As I stepped away from the body, wiping the redness from around my mouth, I noticed another set of footprints in the snow. These were small, slight, the soles of dainty slippers, if anything. I traced their track with barely a motion, and saw that they led into an alleyway nearby, where the snow had not yet penetrated. And I knew who they belonged to; I did not know why she had followed.

"Julia," I called softly. "I know you're here, dearest; why did you come? This was not for you to see, not yet, not unless this is what you want." She did not answer; I walked towards the alley, still holding the bottle -- now only one-fourth full.

I saw her before she looked up. She sat with her back against the rough bricks of the wall, one hand covering her face. Her shoulders shook in silent testimony to her tears; her dress was wrapped tightly around her legs. Her left hand was clutched to her throat; her fingers caressed it as though looking for the marks I had made the night before; when she found them, she half-cried out, and sobbed aloud.

"Oh, Julia," I breathed, coming closer, kneeling down beside her. "What have I done to make you so frightened, so small..." She did not try to move away, but opened her eyes and wrapped her shivering arms around me. I could do nothing but hold her, feeling the soft coldness of snow falling on us both; then I took her in my arms and carried her home.

When she would speak again, she told me in a whisper how she had followed me. "I wanted to see you do it, Alyosha. Because I wanted to know everything, before I decided that I wanted to do the same. Have you ever watched someone die? Not one that you've killed yourself, but one that another vampire had taken?" She tried to suppress a shiver, and failed. "To watch you -- Oh, God, that is the most intimate thing that you can do with anyone, Alexandrei, that absolute closeness, and you chose a person like him... I won't say it was jealousy that I felt, it was more like fear, that when I'm like you I'll do the same."

She stopped speaking suddenly; she, too, realized what she had said. Not if, but when she was like me. "You really want it, Julia, still?" I asked, taking her hands. She nodded, her hair falling forward so that I could not see her eyes until she looked up again.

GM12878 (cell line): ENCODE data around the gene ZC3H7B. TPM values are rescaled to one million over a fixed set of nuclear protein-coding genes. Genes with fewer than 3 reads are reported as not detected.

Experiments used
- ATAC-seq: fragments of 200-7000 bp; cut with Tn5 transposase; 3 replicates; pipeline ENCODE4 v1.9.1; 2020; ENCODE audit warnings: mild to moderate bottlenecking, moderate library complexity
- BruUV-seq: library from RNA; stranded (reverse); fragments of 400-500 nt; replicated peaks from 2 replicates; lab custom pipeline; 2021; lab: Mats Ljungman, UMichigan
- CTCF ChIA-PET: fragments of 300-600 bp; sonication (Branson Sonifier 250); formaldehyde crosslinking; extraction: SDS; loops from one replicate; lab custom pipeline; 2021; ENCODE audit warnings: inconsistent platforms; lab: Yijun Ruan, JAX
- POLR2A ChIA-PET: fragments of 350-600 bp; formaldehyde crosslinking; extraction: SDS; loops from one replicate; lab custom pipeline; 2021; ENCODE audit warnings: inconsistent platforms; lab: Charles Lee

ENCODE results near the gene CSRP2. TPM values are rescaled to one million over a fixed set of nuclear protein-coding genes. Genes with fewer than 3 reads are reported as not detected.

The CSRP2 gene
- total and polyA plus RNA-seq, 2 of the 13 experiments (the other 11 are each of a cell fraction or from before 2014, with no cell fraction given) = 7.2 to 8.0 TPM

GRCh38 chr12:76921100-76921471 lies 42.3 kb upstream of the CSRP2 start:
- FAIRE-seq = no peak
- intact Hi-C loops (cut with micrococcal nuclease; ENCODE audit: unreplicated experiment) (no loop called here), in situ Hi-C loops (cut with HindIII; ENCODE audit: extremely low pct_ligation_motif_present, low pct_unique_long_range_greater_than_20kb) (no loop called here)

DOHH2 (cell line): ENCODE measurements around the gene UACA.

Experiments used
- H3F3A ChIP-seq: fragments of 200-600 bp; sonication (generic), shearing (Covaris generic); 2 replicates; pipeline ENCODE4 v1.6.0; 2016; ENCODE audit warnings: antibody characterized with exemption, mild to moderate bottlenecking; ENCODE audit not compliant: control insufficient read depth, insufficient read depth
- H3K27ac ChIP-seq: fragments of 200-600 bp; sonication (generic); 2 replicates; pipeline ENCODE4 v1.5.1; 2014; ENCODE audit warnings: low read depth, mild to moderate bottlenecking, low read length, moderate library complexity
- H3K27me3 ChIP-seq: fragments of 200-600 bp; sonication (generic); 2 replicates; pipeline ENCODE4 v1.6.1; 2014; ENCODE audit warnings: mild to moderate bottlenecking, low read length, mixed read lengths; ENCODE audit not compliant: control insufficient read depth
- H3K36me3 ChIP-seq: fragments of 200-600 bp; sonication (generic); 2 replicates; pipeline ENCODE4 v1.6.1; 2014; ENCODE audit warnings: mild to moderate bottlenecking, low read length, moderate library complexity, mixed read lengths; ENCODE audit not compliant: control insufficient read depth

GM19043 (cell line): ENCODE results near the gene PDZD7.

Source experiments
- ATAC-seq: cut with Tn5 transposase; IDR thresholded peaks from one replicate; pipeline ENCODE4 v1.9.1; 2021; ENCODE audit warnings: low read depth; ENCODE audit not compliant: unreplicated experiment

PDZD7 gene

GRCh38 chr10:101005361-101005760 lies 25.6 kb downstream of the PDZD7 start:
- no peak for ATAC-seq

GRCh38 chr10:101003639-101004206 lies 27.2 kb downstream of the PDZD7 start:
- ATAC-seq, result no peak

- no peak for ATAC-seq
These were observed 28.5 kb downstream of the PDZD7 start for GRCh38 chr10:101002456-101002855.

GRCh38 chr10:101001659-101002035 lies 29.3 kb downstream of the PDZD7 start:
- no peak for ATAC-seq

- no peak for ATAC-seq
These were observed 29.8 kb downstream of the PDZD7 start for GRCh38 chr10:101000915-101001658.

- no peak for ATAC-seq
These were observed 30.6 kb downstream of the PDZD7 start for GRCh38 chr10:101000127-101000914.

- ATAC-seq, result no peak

"Don't ask me why," she murmured. "You know the reasons, all of them. But now I'm at your mercy, Sasha, because I can't change myself; you have to do it for me, at least in part. Oh, I could make you do it, as easily as Lucianna did -- but I hope that it doesn't take that much. I don't like pain. I don't think even immortality could make me do what she did -- but would you let me? I don't believe you would."

And she was right. I would not have let even Lucianna do that, if I had known she meant to. Where was she now? I wondered, for a moment lost in her memory. So like all the rest she had been; even Julia resembled her -- and as Death had said, I liked them young. But Julia was different. She knew what she wanted, and she would get it no matter what the cost. Ah, the cost!

But now I stood and let her hands fall; she gazed up at me with something like awe. She, of them all, knew what I was.

"Time," I said, "I must have time, and so should you." She looked away with a slight grimace. "Perhaps it will go like your story after all," I said, and walked away. A melody had come into my mind, one I had not heard in years; I released it through the strings that had played it even then. When I finished I snapped those strings, deliberately, with no great effort.

I did not hear Julia come in to see it; no doubt she had wanted to inquire of the composer. She asked nothing, though, when she saw the frayed ends of the strings in my hands, and the crimson points of blood on my fingertips where the pressure of playing had cut into them. She came to me then, took my hands and kissed them, hesitating at the left hand, but only for a moment; she drew my fingers across her lips, leaving a faint red trace. And that she licked away, closing her eyes at its taste. I could say nothing; I watched, detached, as she took the violin from me and set it carefully in its case.

And abruptly, she spoke. "Yes or no?" she said, kneeling before me almost as Deirdre had so many years before.



And there it is. I didn't kill her that night; there were more before she decided that the moment had come. Even with her eagerness there was some reservation -- and not only on her part. She had known before the hesitation that I felt, that I had felt since Marcella's death. She knew everything that I had written, all that I had experienced, all that I knew that was left to experience. And all that I knew of her was of her wish not to die.

She would not die; I saw to that. On the evening of her transformation, we went to the symphony; we sat in an unlit box, surrounded by strains of Haydn's music. There, I brought her close and bit into the vein at the base of her throat; she held tightly to me, shivering with cold by the time I had been satisfied. "Was it as you thought, dearest?" I whispered, pausing before I let her be warm again.